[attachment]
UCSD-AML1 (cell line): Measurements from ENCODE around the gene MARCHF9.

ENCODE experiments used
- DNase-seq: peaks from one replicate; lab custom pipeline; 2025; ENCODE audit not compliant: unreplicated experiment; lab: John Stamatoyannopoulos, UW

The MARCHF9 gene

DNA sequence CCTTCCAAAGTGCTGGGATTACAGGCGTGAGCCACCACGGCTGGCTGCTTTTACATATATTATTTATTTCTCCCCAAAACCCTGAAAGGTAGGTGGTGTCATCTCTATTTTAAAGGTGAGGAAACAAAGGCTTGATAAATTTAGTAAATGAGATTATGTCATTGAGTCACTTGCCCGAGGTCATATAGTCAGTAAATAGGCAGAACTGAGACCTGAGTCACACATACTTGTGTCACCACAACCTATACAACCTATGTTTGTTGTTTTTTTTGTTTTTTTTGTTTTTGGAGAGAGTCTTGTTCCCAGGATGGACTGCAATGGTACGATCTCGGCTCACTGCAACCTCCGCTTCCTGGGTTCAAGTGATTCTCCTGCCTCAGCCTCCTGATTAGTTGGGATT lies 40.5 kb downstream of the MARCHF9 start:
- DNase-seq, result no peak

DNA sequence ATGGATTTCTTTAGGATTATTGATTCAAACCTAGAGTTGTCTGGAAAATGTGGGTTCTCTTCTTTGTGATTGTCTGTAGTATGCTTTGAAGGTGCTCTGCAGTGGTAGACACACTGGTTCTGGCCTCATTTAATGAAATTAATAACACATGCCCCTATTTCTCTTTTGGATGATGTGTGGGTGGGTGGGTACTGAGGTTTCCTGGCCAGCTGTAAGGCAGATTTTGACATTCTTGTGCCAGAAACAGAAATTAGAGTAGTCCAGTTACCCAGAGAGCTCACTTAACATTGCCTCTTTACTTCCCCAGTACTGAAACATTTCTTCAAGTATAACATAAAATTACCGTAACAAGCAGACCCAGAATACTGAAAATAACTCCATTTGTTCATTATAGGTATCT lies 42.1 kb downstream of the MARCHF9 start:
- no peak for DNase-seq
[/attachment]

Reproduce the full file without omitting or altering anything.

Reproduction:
UCSD-AML1 (cell line): Measurements from ENCODE around the gene MARCHF9.

ENCODE experiments used
- DNase-seq: peaks from one replicate; lab custom pipeline; 2025; ENCODE audit not compliant: unreplicated experiment; lab: John Stamatoyannopoulos, UW

The MARCHF9 gene

DNA sequence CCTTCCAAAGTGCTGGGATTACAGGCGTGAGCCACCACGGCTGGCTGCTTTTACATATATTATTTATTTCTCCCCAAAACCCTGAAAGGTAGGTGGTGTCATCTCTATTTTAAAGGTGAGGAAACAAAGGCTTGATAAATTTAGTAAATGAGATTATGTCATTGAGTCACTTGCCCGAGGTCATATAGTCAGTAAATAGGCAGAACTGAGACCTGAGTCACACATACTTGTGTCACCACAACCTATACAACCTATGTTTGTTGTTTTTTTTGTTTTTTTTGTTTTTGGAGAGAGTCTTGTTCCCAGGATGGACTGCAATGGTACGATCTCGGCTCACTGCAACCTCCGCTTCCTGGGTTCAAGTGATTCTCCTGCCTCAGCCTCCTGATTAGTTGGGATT lies 40.5 kb downstream of the MARCHF9 start:
- DNase-seq, result no peak

DNA sequence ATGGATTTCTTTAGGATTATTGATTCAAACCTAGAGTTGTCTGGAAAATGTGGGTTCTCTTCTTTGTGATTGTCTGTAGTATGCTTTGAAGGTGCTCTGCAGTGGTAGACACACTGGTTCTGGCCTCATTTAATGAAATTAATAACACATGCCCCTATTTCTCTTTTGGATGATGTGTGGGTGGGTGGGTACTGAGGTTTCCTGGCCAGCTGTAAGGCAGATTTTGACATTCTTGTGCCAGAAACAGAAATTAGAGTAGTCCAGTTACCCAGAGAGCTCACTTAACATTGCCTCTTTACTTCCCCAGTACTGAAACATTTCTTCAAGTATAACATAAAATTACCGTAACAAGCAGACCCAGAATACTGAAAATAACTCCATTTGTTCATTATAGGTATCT lies 42.1 kb downstream of the MARCHF9 start:
- no peak for DNase-seq